Guo Xu, Professor

Closed (1) The master and commander – promotion and fighting performance in the Royal Navy

Applications for Spring 2019 are now closed for this project.

This project investigates how promotion rules within the Royal Navy 1690-1849 affected the fighting performance of promoted commanders. The Royal Navy fought its way into the history books as the most successful navy on earth. At its peak, it employed over 120,000 men, operating over 600 ships on stations all over the globe. To what extent did promotion and progression rules among commanders and captains help to explain this?

I am looking for research assistants who are interested in working at the intersection of economics and history. You will be involved in three tasks: (i) conducting archival research to unlock historical data sources that allow us to observe the evolution of the state at a fine-level level of granularity (ii) process existing scanned volumes of Royal Navy personnel data to measure differences in personnel policies and assignment of captains to battle ships (iii) constructing new datasets on the biography of captains and Admirals and conducting basic empirical analyses.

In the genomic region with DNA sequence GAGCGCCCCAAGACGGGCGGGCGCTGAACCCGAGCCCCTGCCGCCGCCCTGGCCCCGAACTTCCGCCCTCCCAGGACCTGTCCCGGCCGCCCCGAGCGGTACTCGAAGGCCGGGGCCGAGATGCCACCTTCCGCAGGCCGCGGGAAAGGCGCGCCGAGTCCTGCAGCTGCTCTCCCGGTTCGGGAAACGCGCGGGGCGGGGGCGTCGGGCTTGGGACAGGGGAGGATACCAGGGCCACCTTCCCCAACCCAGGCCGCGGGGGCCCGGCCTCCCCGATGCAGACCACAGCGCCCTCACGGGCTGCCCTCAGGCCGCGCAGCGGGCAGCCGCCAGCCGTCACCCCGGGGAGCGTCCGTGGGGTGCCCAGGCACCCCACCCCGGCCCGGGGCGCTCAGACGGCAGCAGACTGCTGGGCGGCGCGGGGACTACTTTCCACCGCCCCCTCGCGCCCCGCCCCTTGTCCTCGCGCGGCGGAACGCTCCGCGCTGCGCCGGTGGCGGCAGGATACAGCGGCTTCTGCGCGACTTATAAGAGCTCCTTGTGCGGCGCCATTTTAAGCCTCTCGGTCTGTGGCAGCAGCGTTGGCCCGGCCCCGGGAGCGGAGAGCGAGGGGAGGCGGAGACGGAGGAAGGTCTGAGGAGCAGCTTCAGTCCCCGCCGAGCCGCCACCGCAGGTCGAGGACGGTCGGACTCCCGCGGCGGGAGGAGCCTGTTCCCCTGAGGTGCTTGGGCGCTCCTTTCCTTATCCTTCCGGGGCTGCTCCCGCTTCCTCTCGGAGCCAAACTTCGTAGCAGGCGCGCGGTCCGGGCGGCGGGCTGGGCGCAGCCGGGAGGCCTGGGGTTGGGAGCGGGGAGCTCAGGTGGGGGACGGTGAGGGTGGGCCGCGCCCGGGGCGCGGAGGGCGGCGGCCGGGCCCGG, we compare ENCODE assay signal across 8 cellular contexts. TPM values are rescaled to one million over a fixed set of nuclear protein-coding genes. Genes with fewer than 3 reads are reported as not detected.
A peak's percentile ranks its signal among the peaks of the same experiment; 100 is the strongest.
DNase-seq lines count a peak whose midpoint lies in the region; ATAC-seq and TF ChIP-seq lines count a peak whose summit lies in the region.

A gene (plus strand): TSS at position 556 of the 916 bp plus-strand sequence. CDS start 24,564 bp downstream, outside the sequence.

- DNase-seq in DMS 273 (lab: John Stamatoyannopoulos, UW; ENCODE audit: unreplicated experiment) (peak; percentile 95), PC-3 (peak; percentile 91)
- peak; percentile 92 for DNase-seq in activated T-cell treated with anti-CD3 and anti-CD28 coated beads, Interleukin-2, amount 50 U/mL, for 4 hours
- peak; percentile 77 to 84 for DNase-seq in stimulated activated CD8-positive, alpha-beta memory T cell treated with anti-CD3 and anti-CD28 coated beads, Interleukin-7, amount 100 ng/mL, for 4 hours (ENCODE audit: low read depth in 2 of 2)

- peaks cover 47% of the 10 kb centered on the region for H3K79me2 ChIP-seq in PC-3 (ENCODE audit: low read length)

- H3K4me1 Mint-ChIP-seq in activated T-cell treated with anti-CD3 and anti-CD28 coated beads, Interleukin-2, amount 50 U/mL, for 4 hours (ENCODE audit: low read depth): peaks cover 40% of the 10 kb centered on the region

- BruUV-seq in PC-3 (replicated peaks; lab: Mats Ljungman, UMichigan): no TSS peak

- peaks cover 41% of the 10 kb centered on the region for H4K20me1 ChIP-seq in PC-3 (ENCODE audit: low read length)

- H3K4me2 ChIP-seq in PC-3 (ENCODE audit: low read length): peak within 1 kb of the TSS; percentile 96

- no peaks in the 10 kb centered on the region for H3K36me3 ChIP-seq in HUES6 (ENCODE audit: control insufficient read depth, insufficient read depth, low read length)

The intersection between applied economics and history is an exciting field as the availability of new technologies have allowed us to unlock historical archival data at a faster rate. This project will allow you to gain hands-on experience in how historical data can be transformed into structured data for modern econometric analysis.

This is great opportunity for students who are interested in development economics, political economy and economic history.

Qualifications: Basic familiarity with statistical packages and data manipulation is desirable. Interest in economic history is desirable.

Weekly Hours: 6-8 hrs

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